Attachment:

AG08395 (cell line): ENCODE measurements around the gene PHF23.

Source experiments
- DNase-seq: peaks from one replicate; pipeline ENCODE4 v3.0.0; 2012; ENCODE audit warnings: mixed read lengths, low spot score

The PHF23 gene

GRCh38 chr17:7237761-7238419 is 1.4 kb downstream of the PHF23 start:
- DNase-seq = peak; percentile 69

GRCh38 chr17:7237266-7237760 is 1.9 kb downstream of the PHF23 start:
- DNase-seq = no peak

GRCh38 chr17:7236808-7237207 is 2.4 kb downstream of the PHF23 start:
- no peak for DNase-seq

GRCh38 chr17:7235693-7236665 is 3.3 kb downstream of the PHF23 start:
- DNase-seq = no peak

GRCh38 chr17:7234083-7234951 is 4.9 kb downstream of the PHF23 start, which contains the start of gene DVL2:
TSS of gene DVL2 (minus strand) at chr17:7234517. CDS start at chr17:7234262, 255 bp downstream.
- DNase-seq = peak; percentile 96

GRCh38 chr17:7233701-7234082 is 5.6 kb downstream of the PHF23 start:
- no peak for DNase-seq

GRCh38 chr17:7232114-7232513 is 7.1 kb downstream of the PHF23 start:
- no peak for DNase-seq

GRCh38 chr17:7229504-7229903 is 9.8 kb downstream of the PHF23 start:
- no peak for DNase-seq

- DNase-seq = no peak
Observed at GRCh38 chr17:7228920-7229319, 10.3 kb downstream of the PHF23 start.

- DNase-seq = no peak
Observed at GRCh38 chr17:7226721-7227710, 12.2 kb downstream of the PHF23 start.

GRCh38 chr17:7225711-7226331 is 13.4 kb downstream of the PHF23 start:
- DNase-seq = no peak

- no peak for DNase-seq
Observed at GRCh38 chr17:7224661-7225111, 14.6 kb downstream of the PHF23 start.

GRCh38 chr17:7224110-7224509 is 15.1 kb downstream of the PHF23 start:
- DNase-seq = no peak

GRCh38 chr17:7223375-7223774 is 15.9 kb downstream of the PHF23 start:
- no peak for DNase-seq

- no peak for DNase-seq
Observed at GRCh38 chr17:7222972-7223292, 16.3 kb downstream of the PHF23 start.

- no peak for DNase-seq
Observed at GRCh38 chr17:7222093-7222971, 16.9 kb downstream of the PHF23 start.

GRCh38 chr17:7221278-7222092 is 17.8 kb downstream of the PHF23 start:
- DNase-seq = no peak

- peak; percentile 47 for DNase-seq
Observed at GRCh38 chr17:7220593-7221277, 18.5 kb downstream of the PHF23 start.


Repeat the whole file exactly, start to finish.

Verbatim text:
AG08395 (cell line): ENCODE measurements around the gene PHF23.

Source experiments
- DNase-seq: peaks from one replicate; pipeline ENCODE4 v3.0.0; 2012; ENCODE audit warnings: mixed read lengths, low spot score

The PHF23 gene

GRCh38 chr17:7237761-7238419 is 1.4 kb downstream of the PHF23 start:
- DNase-seq = peak; percentile 69

GRCh38 chr17:7237266-7237760 is 1.9 kb downstream of the PHF23 start:
- DNase-seq = no peak

GRCh38 chr17:7236808-7237207 is 2.4 kb downstream of the PHF23 start:
- no peak for DNase-seq

GRCh38 chr17:7235693-7236665 is 3.3 kb downstream of the PHF23 start:
- DNase-seq = no peak

GRCh38 chr17:7234083-7234951 is 4.9 kb downstream of the PHF23 start, which contains the start of gene DVL2:
TSS of gene DVL2 (minus strand) at chr17:7234517. CDS start at chr17:7234262, 255 bp downstream.
- DNase-seq = peak; percentile 96

GRCh38 chr17:7233701-7234082 is 5.6 kb downstream of the PHF23 start:
- no peak for DNase-seq

GRCh38 chr17:7232114-7232513 is 7.1 kb downstream of the PHF23 start:
- no peak for DNase-seq

GRCh38 chr17:7229504-7229903 is 9.8 kb downstream of the PHF23 start:
- no peak for DNase-seq

- DNase-seq = no peak
Observed at GRCh38 chr17:7228920-7229319, 10.3 kb downstream of the PHF23 start.

- DNase-seq = no peak
Observed at GRCh38 chr17:7226721-7227710, 12.2 kb downstream of the PHF23 start.

GRCh38 chr17:7225711-7226331 is 13.4 kb downstream of the PHF23 start:
- DNase-seq = no peak

- no peak for DNase-seq
Observed at GRCh38 chr17:7224661-7225111, 14.6 kb downstream of the PHF23 start.

GRCh38 chr17:7224110-7224509 is 15.1 kb downstream of the PHF23 start:
- DNase-seq = no peak

GRCh38 chr17:7223375-7223774 is 15.9 kb downstream of the PHF23 start:
- no peak for DNase-seq

- no peak for DNase-seq
Observed at GRCh38 chr17:7222972-7223292, 16.3 kb downstream of the PHF23 start.

- no peak for DNase-seq
Observed at GRCh38 chr17:7222093-7222971, 16.9 kb downstream of the PHF23 start.

GRCh38 chr17:7221278-7222092 is 17.8 kb downstream of the PHF23 start:
- DNase-seq = no peak

- peak; percentile 47 for DNase-seq
Observed at GRCh38 chr17:7220593-7221277, 18.5 kb downstream of the PHF23 start.